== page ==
Webpage created: February 02, 2016
Webpage updated: June 17, 2018
THE MILITARY IN OLD DEVONPORT
During the 18th century the threat of invasion, especially from the French or Spanish, meant that the Plymouth area was crowded with troops. The Royal Dockyard had been built at the end of the previous century and it eventually dawned on the Government that it might be a good idea if this arsenal was protected from landward attack. As a result the defences at Dock, known as "The Lines", were constructed.
Inside these "Lines" several barrack blocks, known as Squares, were erected in 1757. George's Square was the most southerly, followed by Cumberland, Ligonier and Frederick Squares between Cumberland Road and Fore Street and Granby Square and Marlborough Square to the north of Fore Street. At around the same time some houses in Clowance Street were purchased for emergency use and named the Racket-Court Barracks. Also dating from around this time was The Laboratory. The General Military Hospital was erected outside "The Lines" in 1797. Between 1820 and 1935 the officer commanding the Plymouth Garrison was based at Government House.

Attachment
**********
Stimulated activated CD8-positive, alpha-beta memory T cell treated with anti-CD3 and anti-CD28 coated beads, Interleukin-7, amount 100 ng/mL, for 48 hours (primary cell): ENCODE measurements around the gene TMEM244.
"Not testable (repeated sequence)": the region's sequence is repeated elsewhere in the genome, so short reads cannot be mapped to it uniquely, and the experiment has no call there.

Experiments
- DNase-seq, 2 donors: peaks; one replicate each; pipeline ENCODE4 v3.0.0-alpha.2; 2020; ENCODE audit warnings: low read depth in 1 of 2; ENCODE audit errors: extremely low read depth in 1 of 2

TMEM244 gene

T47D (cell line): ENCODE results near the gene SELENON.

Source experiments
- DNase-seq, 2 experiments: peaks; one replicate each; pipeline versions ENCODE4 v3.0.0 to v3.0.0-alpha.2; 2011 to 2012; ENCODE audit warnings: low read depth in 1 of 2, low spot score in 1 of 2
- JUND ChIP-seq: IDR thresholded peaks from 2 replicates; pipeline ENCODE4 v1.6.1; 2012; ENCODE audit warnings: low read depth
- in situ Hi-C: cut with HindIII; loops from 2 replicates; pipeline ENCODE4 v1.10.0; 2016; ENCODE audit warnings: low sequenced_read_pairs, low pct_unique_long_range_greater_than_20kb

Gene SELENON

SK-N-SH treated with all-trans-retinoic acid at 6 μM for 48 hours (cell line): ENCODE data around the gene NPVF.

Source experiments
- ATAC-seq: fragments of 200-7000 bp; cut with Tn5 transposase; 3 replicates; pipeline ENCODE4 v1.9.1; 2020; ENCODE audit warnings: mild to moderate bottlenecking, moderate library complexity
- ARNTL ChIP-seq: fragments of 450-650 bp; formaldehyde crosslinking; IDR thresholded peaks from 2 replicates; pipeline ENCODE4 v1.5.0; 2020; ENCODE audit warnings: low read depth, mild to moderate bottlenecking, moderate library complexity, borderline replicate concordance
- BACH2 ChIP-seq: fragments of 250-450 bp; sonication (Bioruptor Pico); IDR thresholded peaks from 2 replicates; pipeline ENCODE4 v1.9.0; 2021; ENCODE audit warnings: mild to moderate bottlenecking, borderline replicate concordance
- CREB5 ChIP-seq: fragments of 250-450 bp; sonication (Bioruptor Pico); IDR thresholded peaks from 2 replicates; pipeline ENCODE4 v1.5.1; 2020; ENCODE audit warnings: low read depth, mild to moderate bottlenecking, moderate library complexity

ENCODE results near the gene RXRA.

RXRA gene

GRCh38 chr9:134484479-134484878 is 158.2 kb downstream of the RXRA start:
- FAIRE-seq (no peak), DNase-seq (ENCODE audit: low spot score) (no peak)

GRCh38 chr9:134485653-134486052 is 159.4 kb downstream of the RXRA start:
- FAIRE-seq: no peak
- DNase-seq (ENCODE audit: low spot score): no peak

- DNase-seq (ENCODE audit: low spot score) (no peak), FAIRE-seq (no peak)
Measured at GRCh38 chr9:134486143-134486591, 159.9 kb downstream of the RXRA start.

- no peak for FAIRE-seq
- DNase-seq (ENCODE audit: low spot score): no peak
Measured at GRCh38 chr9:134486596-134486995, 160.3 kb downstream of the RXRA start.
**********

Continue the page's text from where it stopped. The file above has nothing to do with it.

Granby Square was demolished between 1824 and 1830 and replaced with New Granby Barracks. Adjacent to the Army Ordnance Depot at Bull Point, in the parish of Saint Budeaux before oit was annexed to Devonport, the Bull Point Royal Artillery Barracks was built between 1851 and 1855 to guard the Depot and the northern approach to the Royal Dockyard. Between 1854 and 1858 the sites of Frederick, Ligonier, Cumberland, and George's Square, were transformed into Raglan Barracks and Marlborough Square was rebuilt as the Royal Horse Artillery Barracks. The Garrison Church of Saint Michael and Saint George was built to the south of Cumberland Road and a Military Families' Hospital was opened as part of the site. Many parades and reviews of the military took place on The Brickfields, in front of Raglan Barracks.
Raglan Barracks was condemned in 1937 and was due to be rebuilt but the Second World War intervened. The plan was not resumed after the war. Only the famous three-arched gatehouse now remains and the rest of the site has been covered in housing.
More recently military accommodation has been provided at
Vicarage Road Camp, which was used by the American forces
in the build-up to the D-day landings in 1944.